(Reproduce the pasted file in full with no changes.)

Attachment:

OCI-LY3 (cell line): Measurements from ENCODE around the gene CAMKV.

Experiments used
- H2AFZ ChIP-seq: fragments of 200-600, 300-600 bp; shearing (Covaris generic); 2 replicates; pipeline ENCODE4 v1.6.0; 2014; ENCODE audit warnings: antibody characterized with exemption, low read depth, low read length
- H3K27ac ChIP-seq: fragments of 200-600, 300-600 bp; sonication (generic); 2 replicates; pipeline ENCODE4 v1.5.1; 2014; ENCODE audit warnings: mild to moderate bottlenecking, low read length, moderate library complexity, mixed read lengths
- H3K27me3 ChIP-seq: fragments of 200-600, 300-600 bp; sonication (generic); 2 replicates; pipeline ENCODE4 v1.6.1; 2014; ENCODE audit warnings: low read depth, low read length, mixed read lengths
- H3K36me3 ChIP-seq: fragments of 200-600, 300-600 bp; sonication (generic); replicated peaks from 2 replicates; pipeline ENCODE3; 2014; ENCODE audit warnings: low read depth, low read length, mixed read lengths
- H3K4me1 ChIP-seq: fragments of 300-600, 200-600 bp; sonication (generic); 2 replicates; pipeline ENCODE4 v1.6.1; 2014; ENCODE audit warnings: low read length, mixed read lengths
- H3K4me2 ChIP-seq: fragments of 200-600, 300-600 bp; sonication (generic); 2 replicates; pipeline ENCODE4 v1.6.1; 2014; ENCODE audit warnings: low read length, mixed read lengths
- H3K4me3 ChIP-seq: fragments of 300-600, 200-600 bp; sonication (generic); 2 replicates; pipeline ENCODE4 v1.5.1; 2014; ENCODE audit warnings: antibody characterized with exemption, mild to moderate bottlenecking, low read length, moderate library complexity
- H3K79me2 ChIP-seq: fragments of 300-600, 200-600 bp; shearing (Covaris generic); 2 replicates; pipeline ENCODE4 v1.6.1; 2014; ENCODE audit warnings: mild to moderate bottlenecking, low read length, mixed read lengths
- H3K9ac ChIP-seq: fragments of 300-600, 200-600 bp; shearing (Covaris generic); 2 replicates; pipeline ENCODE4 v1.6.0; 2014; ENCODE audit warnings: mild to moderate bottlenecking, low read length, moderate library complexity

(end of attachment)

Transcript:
OCI-LY3 (cell line): Measurements from ENCODE around the gene CAMKV.

Experiments used
- H2AFZ ChIP-seq: fragments of 200-600, 300-600 bp; shearing (Covaris generic); 2 replicates; pipeline ENCODE4 v1.6.0; 2014; ENCODE audit warnings: antibody characterized with exemption, low read depth, low read length
- H3K27ac ChIP-seq: fragments of 200-600, 300-600 bp; sonication (generic); 2 replicates; pipeline ENCODE4 v1.5.1; 2014; ENCODE audit warnings: mild to moderate bottlenecking, low read length, moderate library complexity, mixed read lengths
- H3K27me3 ChIP-seq: fragments of 200-600, 300-600 bp; sonication (generic); 2 replicates; pipeline ENCODE4 v1.6.1; 2014; ENCODE audit warnings: low read depth, low read length, mixed read lengths
- H3K36me3 ChIP-seq: fragments of 200-600, 300-600 bp; sonication (generic); replicated peaks from 2 replicates; pipeline ENCODE3; 2014; ENCODE audit warnings: low read depth, low read length, mixed read lengths
- H3K4me1 ChIP-seq: fragments of 300-600, 200-600 bp; sonication (generic); 2 replicates; pipeline ENCODE4 v1.6.1; 2014; ENCODE audit warnings: low read length, mixed read lengths
- H3K4me2 ChIP-seq: fragments of 200-600, 300-600 bp; sonication (generic); 2 replicates; pipeline ENCODE4 v1.6.1; 2014; ENCODE audit warnings: low read length, mixed read lengths
- H3K4me3 ChIP-seq: fragments of 300-600, 200-600 bp; sonication (generic); 2 replicates; pipeline ENCODE4 v1.5.1; 2014; ENCODE audit warnings: antibody characterized with exemption, mild to moderate bottlenecking, low read length, moderate library complexity
- H3K79me2 ChIP-seq: fragments of 300-600, 200-600 bp; shearing (Covaris generic); 2 replicates; pipeline ENCODE4 v1.6.1; 2014; ENCODE audit warnings: mild to moderate bottlenecking, low read length, mixed read lengths
- H3K9ac ChIP-seq: fragments of 300-600, 200-600 bp; shearing (Covaris generic); 2 replicates; pipeline ENCODE4 v1.6.0; 2014; ENCODE audit warnings: mild to moderate bottlenecking, low read length, moderate library complexity